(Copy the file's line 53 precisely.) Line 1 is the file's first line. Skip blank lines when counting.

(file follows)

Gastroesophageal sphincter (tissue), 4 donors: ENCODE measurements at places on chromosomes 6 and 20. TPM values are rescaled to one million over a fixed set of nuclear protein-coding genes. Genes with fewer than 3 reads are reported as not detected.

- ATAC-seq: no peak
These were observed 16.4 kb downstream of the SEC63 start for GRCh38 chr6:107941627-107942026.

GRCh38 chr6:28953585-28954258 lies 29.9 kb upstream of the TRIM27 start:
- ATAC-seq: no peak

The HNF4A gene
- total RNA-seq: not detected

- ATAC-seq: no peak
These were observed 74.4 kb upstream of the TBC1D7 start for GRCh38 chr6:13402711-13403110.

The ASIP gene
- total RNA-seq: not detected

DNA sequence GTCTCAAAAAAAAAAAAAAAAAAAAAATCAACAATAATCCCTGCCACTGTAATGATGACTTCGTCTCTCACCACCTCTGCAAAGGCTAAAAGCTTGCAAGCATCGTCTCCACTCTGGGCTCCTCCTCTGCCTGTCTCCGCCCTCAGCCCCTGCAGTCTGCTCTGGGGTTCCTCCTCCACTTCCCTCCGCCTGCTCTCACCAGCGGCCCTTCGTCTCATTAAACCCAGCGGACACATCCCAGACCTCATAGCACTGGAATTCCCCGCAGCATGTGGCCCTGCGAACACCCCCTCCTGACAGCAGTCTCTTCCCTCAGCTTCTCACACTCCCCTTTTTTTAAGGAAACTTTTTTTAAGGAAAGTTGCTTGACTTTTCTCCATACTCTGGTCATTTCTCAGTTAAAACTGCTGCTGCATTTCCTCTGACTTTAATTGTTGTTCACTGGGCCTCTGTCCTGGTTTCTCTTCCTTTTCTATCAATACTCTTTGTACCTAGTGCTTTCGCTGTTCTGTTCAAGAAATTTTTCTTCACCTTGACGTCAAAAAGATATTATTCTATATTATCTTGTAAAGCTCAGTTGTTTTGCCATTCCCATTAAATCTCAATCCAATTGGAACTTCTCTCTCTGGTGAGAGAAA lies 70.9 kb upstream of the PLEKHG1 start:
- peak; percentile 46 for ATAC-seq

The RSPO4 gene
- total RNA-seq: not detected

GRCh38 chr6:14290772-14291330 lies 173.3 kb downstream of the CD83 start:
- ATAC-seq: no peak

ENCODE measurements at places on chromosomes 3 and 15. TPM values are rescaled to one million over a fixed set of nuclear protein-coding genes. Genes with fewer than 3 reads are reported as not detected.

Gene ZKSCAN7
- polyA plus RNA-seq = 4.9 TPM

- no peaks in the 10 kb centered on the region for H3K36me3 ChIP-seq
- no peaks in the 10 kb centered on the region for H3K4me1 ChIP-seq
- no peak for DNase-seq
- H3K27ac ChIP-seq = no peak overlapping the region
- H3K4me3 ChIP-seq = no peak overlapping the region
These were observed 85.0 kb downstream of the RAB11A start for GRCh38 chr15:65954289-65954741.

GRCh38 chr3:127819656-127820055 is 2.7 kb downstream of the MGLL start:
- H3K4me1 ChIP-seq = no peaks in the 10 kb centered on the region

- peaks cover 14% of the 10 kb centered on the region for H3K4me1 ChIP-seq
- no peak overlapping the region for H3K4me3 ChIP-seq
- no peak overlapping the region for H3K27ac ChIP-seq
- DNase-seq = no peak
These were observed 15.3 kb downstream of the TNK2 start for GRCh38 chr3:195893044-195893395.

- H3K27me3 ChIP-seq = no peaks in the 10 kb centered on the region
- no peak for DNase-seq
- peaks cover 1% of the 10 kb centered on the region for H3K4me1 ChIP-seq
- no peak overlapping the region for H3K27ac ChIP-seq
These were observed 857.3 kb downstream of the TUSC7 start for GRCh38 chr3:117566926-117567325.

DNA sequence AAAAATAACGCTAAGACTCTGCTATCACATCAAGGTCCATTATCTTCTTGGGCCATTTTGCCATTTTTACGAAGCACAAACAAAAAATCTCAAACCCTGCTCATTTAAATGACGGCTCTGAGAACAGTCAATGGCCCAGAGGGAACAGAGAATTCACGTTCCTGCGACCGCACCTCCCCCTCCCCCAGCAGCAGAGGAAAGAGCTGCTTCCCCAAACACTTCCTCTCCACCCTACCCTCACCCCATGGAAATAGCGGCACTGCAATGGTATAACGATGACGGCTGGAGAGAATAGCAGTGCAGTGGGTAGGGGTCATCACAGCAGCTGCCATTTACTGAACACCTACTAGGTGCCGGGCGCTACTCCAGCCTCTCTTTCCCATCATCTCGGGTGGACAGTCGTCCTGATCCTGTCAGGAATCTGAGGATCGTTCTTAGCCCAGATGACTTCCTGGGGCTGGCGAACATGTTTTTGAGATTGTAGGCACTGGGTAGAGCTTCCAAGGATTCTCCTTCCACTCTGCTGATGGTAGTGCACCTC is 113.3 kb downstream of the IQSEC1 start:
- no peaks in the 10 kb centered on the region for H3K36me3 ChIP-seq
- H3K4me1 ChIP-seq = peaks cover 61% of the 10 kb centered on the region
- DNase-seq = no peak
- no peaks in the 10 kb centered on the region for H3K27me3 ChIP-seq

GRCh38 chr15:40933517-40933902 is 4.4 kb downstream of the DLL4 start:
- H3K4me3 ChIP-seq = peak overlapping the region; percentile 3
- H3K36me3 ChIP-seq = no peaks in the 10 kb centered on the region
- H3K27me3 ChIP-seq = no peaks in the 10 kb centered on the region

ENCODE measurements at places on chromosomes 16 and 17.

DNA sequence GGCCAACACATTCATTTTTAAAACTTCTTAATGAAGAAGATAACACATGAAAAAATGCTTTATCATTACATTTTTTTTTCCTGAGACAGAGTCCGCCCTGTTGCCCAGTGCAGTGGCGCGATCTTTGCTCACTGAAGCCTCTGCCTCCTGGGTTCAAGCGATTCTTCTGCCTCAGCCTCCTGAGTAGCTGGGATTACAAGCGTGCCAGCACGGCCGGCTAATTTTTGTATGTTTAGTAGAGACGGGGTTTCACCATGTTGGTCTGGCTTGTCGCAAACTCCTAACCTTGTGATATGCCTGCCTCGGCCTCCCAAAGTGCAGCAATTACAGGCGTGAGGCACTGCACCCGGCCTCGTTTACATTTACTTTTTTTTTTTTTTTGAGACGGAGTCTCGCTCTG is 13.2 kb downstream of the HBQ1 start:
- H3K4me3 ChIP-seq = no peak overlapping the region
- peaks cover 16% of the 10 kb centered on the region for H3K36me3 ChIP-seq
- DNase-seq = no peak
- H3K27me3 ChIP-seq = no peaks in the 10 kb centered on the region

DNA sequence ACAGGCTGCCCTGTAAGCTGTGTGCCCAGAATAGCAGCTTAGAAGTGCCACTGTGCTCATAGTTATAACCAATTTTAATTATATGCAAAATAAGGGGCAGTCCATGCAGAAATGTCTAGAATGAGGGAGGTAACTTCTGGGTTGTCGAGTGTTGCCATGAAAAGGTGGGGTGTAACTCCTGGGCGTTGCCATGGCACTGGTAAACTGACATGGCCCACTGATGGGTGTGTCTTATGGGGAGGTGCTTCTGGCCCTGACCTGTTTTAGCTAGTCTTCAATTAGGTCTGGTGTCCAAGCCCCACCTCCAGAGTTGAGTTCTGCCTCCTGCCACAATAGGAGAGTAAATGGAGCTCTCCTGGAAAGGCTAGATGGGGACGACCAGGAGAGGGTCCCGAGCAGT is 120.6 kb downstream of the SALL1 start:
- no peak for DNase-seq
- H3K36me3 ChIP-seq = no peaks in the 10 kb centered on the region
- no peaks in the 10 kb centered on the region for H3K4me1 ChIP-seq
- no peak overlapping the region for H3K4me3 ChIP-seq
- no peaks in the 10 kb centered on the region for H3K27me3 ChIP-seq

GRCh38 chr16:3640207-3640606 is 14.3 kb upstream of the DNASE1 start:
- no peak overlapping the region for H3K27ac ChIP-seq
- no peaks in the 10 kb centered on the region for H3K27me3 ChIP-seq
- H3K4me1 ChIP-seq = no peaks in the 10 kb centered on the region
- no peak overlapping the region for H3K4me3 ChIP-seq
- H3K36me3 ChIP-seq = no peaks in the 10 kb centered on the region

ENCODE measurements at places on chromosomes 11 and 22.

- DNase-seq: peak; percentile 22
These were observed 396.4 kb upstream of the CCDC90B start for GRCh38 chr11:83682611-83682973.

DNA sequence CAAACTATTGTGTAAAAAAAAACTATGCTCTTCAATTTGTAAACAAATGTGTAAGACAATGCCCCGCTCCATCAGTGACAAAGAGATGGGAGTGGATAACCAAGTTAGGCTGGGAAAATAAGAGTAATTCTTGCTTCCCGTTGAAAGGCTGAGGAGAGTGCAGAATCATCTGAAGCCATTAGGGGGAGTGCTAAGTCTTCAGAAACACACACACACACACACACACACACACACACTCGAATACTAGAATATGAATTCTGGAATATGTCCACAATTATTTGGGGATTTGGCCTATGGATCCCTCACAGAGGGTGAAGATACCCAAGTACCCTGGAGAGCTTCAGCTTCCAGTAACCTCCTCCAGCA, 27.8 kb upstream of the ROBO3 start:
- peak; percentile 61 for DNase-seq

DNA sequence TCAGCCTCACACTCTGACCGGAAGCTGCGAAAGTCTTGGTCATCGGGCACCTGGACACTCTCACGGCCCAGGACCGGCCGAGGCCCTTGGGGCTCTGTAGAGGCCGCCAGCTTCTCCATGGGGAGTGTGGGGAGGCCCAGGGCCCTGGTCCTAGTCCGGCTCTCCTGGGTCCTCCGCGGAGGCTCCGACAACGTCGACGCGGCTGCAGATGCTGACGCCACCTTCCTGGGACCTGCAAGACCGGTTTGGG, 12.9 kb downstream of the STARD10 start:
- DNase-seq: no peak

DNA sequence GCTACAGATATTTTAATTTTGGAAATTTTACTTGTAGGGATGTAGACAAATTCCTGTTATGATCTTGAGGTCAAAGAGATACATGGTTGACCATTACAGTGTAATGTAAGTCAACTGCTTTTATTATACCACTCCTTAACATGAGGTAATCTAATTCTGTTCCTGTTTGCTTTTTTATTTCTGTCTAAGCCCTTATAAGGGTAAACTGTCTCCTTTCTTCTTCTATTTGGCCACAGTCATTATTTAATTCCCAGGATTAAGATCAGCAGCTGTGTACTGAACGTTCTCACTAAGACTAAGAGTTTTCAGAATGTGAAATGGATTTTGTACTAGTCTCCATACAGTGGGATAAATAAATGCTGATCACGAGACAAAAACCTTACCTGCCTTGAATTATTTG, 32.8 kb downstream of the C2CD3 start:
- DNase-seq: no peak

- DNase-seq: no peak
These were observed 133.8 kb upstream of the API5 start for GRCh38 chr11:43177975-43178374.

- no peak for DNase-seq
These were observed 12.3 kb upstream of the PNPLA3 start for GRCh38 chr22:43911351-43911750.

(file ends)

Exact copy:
- H3K27me3 ChIP-seq = no peaks in the 10 kb centered on the region